Illustration showing the layers of the earth and breaking down the word “Geothermal” into its two parts—“Geo” meaning “Earth” and “Thermal” meaning “Heat”

What We Do 

The mission of the Geothermal Technologies Office (GTO) is to increase geothermal energy deployment through research, development, and demonstration of innovative technologies that enhance exploration and production.

We work in partnership with industry, academia, the U.S. Department of Energy national laboratories, and others on research, development, and demonstration activities focused on these areas:

  • Enhanced Geothermal Systems (EGS)
    • Advancing commercial viability of EGS, with a focus on reservoir characterization, enhancement, and sustainability.
  • Hydrothermal Resources
    • Improving geothermal exploration, subsurface characterization, and drilling to reduce overall geothermal deployment costs.
  • Low-Temperature & Coproduced Resources
    • Improving the efficiency of low-temperature (<300° F) geothermal systems and expanding their utility through additional revenue streams, such as opportunities for geothermal energy storage.
  • Data, Modeling, and Analysis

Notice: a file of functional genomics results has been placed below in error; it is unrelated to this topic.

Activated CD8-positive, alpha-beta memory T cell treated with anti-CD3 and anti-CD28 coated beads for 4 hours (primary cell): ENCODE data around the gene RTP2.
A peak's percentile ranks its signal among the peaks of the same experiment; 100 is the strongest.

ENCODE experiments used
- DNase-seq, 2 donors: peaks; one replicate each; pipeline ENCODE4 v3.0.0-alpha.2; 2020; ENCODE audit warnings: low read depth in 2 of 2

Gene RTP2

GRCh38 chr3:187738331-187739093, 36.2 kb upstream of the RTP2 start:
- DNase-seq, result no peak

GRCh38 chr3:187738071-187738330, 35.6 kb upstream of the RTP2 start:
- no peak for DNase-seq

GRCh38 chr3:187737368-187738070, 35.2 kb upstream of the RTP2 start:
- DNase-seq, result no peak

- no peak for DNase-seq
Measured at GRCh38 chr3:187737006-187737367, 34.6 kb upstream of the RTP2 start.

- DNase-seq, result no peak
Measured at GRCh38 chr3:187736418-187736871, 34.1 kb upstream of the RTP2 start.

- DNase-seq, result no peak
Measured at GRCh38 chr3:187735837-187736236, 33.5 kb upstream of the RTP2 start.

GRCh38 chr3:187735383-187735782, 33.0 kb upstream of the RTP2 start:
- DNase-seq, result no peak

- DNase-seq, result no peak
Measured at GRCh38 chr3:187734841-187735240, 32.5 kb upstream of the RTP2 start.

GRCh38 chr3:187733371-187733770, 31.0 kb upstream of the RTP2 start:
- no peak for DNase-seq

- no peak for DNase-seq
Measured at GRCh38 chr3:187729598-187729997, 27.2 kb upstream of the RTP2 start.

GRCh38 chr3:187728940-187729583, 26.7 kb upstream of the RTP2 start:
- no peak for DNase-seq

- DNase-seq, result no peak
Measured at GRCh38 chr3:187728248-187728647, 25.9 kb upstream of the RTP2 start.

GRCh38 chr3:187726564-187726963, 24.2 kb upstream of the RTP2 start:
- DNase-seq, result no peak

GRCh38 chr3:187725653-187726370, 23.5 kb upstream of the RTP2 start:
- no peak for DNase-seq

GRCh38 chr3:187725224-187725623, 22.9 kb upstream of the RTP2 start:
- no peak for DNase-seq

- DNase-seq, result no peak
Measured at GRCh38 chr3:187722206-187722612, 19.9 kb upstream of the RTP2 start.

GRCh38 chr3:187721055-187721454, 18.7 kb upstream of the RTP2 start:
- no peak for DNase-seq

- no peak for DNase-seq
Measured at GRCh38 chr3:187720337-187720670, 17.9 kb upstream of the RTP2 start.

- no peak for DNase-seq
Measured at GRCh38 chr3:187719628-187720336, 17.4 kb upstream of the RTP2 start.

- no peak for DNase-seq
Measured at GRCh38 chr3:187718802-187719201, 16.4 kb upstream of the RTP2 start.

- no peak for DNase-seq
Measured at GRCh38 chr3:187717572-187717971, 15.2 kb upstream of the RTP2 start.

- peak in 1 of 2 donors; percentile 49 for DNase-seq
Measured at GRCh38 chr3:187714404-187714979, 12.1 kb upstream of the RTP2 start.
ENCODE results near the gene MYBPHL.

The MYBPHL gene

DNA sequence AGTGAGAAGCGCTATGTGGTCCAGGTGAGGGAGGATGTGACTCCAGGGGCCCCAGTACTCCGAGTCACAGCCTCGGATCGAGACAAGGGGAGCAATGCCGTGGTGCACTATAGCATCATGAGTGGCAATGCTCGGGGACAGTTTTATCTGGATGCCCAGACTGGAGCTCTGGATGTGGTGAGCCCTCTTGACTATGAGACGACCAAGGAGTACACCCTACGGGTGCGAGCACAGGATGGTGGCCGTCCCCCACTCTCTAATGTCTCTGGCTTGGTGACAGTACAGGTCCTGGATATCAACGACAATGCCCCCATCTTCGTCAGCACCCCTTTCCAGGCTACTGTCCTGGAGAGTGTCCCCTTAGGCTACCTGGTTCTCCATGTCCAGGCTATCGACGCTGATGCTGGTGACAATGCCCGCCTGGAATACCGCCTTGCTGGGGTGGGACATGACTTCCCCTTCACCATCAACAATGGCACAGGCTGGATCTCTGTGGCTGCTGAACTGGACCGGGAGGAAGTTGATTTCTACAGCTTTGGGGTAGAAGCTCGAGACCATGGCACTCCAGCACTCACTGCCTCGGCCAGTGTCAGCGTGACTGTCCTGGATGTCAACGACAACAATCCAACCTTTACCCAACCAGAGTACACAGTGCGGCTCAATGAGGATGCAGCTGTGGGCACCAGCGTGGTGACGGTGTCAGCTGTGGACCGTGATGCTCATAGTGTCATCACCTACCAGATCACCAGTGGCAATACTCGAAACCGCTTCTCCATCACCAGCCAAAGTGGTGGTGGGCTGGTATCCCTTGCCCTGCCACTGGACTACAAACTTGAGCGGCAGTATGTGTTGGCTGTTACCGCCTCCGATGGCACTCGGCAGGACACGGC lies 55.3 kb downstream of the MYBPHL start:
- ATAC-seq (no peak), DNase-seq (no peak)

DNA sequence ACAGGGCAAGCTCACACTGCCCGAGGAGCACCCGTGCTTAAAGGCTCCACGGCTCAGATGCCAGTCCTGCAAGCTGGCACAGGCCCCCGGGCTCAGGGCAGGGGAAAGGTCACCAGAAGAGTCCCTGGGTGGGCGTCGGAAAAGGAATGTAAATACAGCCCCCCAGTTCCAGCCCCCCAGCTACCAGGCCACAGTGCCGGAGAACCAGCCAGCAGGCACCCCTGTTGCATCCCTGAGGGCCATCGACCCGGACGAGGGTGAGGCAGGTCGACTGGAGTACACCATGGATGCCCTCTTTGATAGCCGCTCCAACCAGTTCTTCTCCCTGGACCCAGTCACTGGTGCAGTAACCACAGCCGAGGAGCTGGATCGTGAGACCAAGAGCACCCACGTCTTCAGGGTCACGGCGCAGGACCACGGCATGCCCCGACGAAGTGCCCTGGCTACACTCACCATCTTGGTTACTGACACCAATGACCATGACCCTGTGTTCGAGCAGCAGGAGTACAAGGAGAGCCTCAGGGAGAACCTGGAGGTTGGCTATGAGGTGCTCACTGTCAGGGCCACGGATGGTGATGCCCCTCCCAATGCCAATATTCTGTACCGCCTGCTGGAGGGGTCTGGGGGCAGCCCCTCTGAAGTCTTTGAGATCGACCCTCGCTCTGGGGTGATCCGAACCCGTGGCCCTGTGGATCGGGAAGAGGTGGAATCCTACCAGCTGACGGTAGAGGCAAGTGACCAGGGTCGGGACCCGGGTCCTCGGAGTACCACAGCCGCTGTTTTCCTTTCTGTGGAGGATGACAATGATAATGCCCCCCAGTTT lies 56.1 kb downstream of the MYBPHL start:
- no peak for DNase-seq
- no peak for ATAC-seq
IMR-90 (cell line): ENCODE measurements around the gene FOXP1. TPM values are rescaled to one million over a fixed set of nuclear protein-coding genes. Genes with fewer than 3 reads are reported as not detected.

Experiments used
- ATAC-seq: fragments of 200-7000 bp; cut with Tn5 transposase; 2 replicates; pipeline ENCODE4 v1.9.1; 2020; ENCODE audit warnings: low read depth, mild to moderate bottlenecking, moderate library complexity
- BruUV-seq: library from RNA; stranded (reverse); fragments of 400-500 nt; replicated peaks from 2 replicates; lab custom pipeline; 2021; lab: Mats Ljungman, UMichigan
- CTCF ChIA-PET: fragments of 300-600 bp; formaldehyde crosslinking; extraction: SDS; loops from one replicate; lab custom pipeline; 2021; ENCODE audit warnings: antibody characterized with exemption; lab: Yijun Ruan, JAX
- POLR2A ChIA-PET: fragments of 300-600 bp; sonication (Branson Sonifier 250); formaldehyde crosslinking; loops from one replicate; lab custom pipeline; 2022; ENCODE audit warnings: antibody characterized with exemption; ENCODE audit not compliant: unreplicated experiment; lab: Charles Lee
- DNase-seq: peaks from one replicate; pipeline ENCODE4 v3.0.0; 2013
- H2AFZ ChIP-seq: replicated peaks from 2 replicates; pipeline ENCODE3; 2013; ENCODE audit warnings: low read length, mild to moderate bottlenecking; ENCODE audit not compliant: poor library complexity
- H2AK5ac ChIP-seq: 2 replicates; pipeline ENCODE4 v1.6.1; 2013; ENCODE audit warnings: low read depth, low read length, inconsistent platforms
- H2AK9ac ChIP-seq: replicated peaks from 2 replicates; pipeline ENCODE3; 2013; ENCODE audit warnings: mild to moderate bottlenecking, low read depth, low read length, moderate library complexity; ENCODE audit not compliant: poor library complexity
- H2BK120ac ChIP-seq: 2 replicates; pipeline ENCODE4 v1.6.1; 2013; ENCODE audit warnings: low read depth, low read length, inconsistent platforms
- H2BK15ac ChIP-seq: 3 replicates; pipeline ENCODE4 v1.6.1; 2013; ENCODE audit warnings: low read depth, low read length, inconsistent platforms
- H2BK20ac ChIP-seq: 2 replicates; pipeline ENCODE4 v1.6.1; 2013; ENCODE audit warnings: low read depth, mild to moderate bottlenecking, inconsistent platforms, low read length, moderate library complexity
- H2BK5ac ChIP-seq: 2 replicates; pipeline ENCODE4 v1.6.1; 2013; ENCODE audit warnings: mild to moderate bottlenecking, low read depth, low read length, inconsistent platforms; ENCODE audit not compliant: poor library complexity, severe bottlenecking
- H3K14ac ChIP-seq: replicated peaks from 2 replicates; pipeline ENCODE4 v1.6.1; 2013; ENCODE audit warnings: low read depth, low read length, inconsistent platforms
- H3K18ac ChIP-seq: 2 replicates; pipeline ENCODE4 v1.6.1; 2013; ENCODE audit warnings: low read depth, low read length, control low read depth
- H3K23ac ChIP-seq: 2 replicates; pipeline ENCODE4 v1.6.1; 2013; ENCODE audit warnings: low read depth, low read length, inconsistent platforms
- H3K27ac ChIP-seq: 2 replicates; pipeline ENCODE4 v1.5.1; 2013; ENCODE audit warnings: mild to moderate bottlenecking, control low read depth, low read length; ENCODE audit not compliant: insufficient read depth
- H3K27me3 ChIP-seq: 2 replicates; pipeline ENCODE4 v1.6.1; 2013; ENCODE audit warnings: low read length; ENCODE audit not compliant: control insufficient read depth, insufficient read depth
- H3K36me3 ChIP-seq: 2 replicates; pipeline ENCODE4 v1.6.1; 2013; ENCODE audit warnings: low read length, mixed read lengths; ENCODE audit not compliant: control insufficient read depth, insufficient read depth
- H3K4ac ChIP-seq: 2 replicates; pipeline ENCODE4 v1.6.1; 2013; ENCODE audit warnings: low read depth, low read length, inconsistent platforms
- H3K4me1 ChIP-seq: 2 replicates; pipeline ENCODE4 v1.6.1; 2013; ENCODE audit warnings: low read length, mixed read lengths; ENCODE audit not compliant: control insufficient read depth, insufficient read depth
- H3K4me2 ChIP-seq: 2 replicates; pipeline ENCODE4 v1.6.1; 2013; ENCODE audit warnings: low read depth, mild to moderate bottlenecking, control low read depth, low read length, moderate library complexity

• Addressing nontechnical barriers to geothermal deployment with environmental and resource assessments, data stewardship, and analytical tools that advance geothermal exploration and development.

Why It Matters 

  • Geothermal energy, which comes from the heat beneath our feet, is more vital than ever—it supplies clean, renewable power around the clock, emits little or no greenhouse gases, and has a small environmental footprint.
  • Geothermal energy provides baseload power and delivers a high-capacity factor—typically ~90%—meaning that geothermal power plants can operate at maximum capacity nearly all the time.
    • This high-capacity factor allows geothermal power generation to balance intermittent sources of energy like wind and solar, making it a critical part of the national renewable energy mix. 
  • Geothermal has vast potential to provide clean energy across the entire United States, including electricity generation as well as heating and cooling.
    • Our 2019 GeoVision analysis shows the potential for up to 60 gigawatts of electricity-generating capacity, more than 17,000 district heating systems, and up to 28 million geothermal heat pumps by 2050.
    • If we realize those maximum projections across sectors, it would be the emissions reduction equivalent of taking 26 million cars off U.S. roads every year.

Despite its benefits, geothermal energy is still largely untapped in the United States. By researching, developing, and demonstrating innovative geothermal technologies, GTO is stimulating the growth of the geothermal industry and the renewable energy sector—helping the nation usher in a new energy future and address the climate emergency.

Geothermal Energy News